Hillslope morphology as an indicator of landscape evolution in tectonically active landscapes
Hurst, Martin David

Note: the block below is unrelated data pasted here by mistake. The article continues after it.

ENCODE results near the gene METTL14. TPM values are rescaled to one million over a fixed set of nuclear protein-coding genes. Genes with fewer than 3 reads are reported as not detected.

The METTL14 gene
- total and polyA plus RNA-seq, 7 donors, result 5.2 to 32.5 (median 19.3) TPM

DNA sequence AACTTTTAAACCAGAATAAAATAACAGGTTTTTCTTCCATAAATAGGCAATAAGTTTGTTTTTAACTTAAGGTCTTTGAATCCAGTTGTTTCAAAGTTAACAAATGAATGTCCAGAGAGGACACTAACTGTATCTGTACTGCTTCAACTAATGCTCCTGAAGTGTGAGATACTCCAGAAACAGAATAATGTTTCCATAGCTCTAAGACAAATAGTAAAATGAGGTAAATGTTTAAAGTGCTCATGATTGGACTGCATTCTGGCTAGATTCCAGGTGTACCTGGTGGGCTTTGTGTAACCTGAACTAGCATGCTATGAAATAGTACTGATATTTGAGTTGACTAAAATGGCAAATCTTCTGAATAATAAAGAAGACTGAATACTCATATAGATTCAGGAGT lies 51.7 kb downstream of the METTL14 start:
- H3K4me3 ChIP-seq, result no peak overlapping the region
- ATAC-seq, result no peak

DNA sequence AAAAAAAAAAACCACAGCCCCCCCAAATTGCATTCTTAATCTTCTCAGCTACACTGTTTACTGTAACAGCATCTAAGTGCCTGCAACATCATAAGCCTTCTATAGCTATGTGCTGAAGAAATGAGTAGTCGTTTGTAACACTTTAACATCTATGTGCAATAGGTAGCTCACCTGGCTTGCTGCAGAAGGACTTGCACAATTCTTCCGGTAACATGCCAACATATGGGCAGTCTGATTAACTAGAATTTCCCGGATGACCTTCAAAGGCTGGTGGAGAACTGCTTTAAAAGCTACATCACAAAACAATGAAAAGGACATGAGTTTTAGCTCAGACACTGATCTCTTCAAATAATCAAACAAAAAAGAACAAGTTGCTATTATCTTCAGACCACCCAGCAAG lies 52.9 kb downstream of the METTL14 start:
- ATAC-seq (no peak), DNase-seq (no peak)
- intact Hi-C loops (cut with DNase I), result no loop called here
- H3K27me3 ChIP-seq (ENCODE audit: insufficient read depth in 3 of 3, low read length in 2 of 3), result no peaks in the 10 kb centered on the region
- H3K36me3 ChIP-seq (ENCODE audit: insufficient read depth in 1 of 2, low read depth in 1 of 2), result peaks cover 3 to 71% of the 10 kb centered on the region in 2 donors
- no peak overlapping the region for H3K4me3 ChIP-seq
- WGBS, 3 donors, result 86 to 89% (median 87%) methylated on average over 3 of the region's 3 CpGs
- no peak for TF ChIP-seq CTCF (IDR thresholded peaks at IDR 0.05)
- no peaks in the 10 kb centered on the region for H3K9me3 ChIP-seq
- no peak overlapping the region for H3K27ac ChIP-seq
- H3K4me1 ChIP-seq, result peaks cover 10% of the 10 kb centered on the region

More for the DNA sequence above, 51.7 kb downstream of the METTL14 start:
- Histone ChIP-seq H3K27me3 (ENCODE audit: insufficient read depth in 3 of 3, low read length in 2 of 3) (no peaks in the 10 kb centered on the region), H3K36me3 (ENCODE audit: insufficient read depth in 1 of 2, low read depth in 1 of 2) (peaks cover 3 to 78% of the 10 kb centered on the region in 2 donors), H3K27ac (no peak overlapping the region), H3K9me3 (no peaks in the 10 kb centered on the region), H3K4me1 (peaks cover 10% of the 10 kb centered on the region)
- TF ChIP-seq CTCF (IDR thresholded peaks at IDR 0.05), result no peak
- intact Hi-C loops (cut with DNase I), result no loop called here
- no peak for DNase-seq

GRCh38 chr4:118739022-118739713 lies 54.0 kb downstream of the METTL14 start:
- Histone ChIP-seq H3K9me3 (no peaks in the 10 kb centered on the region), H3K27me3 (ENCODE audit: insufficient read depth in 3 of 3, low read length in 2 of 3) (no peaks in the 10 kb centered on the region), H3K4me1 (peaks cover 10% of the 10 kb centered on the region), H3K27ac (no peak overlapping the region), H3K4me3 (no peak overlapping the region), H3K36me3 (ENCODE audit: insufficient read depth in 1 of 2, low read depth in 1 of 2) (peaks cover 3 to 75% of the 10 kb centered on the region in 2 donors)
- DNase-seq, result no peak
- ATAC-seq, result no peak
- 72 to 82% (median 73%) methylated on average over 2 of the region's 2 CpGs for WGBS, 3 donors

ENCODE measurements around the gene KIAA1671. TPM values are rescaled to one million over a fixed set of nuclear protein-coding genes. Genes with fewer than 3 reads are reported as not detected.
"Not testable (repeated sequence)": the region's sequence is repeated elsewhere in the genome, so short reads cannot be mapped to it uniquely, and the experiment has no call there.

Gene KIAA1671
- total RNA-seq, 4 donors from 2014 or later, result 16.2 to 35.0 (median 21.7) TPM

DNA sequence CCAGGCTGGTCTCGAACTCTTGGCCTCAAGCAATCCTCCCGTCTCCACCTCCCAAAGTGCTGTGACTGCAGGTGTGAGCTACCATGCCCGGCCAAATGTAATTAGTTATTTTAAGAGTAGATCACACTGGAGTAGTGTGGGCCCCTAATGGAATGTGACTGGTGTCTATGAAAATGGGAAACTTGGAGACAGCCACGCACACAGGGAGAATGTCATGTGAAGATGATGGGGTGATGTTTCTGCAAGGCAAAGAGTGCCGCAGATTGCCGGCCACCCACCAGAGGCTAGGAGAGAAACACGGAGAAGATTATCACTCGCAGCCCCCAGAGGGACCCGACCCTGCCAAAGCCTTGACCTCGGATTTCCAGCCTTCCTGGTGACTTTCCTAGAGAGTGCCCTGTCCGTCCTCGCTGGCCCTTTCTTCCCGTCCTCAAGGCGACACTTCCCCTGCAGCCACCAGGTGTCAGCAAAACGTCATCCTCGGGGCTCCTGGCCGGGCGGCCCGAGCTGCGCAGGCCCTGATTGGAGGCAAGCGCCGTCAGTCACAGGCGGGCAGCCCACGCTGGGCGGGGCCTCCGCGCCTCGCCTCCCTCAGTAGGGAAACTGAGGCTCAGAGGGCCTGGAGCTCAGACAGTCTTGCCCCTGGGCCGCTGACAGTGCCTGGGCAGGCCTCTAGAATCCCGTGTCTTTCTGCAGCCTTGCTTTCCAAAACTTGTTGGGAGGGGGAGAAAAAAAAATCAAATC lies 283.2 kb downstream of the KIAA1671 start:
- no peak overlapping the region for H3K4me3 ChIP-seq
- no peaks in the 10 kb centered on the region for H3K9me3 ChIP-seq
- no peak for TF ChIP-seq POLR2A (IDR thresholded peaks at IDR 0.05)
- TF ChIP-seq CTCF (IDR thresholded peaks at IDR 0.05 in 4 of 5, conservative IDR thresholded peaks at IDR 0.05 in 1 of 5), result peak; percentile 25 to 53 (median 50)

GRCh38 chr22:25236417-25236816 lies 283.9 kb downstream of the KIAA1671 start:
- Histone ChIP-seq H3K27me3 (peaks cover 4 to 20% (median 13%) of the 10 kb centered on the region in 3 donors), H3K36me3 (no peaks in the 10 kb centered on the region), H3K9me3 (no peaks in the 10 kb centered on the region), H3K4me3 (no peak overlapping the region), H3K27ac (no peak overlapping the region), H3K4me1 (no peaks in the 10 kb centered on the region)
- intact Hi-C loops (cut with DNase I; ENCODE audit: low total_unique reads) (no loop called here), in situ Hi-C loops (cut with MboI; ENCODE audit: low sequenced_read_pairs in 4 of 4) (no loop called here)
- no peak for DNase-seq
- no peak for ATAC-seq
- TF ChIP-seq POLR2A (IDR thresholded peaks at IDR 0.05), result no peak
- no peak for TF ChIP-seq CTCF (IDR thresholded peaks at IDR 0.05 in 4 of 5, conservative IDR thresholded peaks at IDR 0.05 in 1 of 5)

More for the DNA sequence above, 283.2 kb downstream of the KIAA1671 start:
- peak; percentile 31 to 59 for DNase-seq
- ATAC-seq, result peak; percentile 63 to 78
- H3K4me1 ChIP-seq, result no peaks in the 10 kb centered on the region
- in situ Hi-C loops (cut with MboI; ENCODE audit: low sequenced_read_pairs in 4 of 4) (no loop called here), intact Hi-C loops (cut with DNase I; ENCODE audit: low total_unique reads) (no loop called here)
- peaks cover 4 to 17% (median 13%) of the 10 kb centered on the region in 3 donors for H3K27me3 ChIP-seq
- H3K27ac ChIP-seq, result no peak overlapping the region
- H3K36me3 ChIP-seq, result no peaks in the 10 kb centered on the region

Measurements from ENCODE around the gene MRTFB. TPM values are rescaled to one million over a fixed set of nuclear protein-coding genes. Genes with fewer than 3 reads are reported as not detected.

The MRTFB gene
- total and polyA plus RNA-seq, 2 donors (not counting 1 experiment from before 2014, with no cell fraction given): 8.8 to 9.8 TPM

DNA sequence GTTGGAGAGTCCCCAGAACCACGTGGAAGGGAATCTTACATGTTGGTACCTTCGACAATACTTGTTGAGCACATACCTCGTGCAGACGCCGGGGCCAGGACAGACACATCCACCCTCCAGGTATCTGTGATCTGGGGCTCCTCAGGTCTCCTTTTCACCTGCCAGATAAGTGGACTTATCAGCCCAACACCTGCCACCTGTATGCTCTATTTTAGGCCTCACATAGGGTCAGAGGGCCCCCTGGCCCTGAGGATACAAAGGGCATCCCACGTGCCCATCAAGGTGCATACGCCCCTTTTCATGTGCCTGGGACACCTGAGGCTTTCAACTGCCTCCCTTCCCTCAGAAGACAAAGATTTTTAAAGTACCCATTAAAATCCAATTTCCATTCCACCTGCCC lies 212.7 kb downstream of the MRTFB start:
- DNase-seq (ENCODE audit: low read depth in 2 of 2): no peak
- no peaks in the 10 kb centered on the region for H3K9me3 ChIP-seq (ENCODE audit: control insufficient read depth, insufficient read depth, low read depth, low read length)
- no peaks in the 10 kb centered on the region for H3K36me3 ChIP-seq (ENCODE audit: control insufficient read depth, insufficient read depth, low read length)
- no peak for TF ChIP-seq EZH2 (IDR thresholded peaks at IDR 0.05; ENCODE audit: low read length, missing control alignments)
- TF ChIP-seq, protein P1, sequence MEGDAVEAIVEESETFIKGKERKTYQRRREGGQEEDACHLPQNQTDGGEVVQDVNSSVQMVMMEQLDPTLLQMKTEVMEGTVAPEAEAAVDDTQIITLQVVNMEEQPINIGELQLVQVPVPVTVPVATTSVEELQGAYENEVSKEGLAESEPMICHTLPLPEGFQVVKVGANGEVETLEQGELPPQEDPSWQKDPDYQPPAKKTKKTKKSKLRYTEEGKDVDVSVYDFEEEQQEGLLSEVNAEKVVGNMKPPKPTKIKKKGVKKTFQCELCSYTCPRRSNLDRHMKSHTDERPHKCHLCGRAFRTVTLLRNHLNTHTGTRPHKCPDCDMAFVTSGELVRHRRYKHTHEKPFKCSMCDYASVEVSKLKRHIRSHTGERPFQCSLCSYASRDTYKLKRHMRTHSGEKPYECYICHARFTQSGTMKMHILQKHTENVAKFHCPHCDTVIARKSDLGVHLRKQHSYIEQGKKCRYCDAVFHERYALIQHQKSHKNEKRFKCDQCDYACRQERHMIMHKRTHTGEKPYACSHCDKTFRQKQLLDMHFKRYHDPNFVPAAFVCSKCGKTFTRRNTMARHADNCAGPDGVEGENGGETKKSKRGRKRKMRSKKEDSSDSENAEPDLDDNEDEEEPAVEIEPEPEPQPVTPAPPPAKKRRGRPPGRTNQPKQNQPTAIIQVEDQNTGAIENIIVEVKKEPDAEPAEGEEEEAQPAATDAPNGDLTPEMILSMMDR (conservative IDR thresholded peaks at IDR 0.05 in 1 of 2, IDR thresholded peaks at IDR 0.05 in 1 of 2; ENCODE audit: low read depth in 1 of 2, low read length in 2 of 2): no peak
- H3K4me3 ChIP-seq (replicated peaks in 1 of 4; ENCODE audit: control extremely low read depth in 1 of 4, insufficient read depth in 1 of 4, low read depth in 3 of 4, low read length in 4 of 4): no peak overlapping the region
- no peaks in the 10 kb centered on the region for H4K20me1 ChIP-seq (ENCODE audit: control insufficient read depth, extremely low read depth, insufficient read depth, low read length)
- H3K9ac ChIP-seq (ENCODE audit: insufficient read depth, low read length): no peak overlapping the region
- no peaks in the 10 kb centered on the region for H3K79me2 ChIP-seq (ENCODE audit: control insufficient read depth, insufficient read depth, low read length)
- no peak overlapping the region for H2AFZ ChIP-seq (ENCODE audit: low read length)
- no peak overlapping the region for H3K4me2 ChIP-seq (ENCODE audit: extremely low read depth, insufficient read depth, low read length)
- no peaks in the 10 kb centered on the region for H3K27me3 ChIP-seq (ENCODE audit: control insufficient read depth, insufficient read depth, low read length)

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Hillslopes comprise the majority of unglaciated upland landscapes; they are the primary source for the production of sediment from bedrock, and the routing system by which sediment is delivered to the channel network. Yet the nature of hillslope response to changes in tectonic, climatic or base-level boundary conditions is poorly understood in terms of the spatial and temporal distribution of hillslope morphology. Here I exploit a previously published framework for exploring hillslope morphology in high relief landscapes (Roering et al., 2007), to address several critical questions: Does high resolution topography allow understanding of the processes and rates by which sediment is redistributed on hillslopes? If so, can hillslope morphology be used to map the spatial distribution of erosion rates and facilitate interpretation of the timing and magnitude of tectonic forcing, particularly in transient landscapes which are adjusting their erosion rates? And to what extent does variation in lithology influence hillslope evolution and morphology, and the ability to interpret process rates from hillslope form? In this thesis I sought to explain hillslope adjustment to changing boundary conditions through combining the predictions of analytical and numerical models with detailed analysis of real, high resolution topographic datasets (derived from LiDAR), focusing on two landscapes where the influence of tectonic forcing on base-level history is relatively well constrained, the Middle Fork Feather River in the northern Sierra Nevada, and the Dragon’s Back Pressure Ridge, on the Carrizo Plain, both in California. The Sierra Nevada of California is a west-tilted fault block composed primarily of granitoids formed during Mesozoic arc volcanism. The block underwent acceleration in uplift 5 - 3.5 Ma which is hypothesised to be caused be the drop-off of a dense root from the lower crust and replacement by hot asthenosphere, causing crustal buoyancy. A relict landscape has thus been uplifted and dissected by the major drainage routes crossing the range, which have eroded rapidly to form deep canyons. The fluvial network is characterised by breaks in slope (knickpoints) which migrate into the landscape to transmit the signal of increased erosion, setting baselevel conditions for adjacent hillslopes. Theoretical predictions for the morphology of hillslopes governed by a nonlinear sediment transport law, if the hillslopes have attained steady state (i.e. they are eroding in concert with base-level fall in adjacent valleys) reveal that the curvature of hilltops will be linearly proportional to erosion rates or rate of base-level fall. I present innovative techniques to extract hilltop networks and sample their adjacent hillslopes in order to test the utility of hilltop curvature for estimating erosion rates. This work is carried out in granitoid lithologies where the influence of bedrock heterogeneity is assumed no to be a first order control on hillslope morphology. Existing and new cosmogenic radionuclide analyses in the Feather River basin, California, suggest that erosion rates vary by over an order of magnitude from the remnant upland landscape to the incised river canyon. Hilltop curvature increases with erosion rates, allowing calibration of the hillslope sediment transport coefficient, which controls the relationship between hillslope gradient and sediment flux. This in turn allows the estimation of erosion rates throughout the landscape by mapping the spatial distribution of hilltop curvature. Additionally, despite the landscape containing gradient-limited hillslopes, hilltop curvature continues to increase with rising erosion rates, reflecting higher erosion rates than can be predicted by hillslope gradient. The distribution of hillslope morphology conforms well to predictions of a nonlinear sediment transport model, with measured values of hillslope relief varying with the product of hilltop curvature and hillslope length (proxy for erosion rate) in a manner similar to that predicted by Roering et al. (2007). Hilltop curvature can thus be used to estimate erosion rates in landscapes undergoing a transient adjustment to changing boundary conditions provided that the response timescale of hillslopes is short relative to channels. Having focused on a landscape with roughly uniform bedrock geology to isolate drivers of geomorphic change, I sought to evaluate whether these techniques could be extended across lithologic contacts and throughout the landscape. Underlying geology influences the efficacy of soil production and transport on hillslopes, and resistance to erosion by valley-forming processes. Here, quantitative analysis of LiDAR digital terrain models was performed to search for a topographic signature in two distinct lithologies in the Feather River catchment in northern California; granodiorite and deformed volcanics. The two sites, separated by <2 km and spanning similar elevations, are assumed to have similar climatic and denudation histories. Responding to increased erosion rates, transient hillslopes exhibit high gradient but low hilltop curvature in the metavolcanics relative to theoretical predictions for steady state hillslopes. However, hillslopes in the granodiorite have, for the most part, variation in hilltop curvature, hillslope length and hillslope relief similar to model predictions for steady state hillslopes. The curvature of hilltops adjacent to main stem channels implies that the coefficient of sediment transport is two times larger in the granodiorite (c. 8.8 m2 ka-1) than in the metavolcanics (c. 4.8 m2 ka-1). The data suggest that hillslopes get shorter as erosion rates increase due to the increased influence of debris flows in valley incision, suggesting that drainage density increases with erosion rate. The incision wave associated with more rapid erosion in the Feather River has propagated further into a basin developed on the metavolcanics and hence this substrate is less resistant to channel incision. I review an inventory of values for the transport coefficient for hillslope sediment transport but find that no clear patterns emerge with varying lithology. However in unconsolidated substrates, precipitation may play an important role in modulating sediment transport through variation in rain splash impact frequency and the frequency of wetting/drying, freeze/thaw, and expansion/contraction cycles. Finally I apply the same techniques to study hillslope morphology to a landscape where the tectonic history has a documented influence on landscape development. The Dragon’s Back pressure ridge, Carrizo Plain, CA, consists of a series of small catchments adjacent to the San Andreas fault, where previous detailed geologic mapping has allowed the spatial and temporal distribution of uplift to be constrained. This landscape offers a hitherto unique opportunity to study the temporal evolution of hillslope morphology via ergodic substitution. I show that the time evolution of a sensitive indicator of erosion rate, hilltop curvature, can be predicted using a nonlinear sediment flux law. Further to this, the temporal evolution of relief and hilltop curvature experiences hysteresis as the landscape grows and decays. Relative to steady-state predictions, hillslope morphologies exhibit higher than expected values for relief during active uplift or landscape growth, and lower than expected relief during landscape decay. Therefore landscapes growing due to fault activity can be distinguished from those with quiescent faults undergoing topographic decay.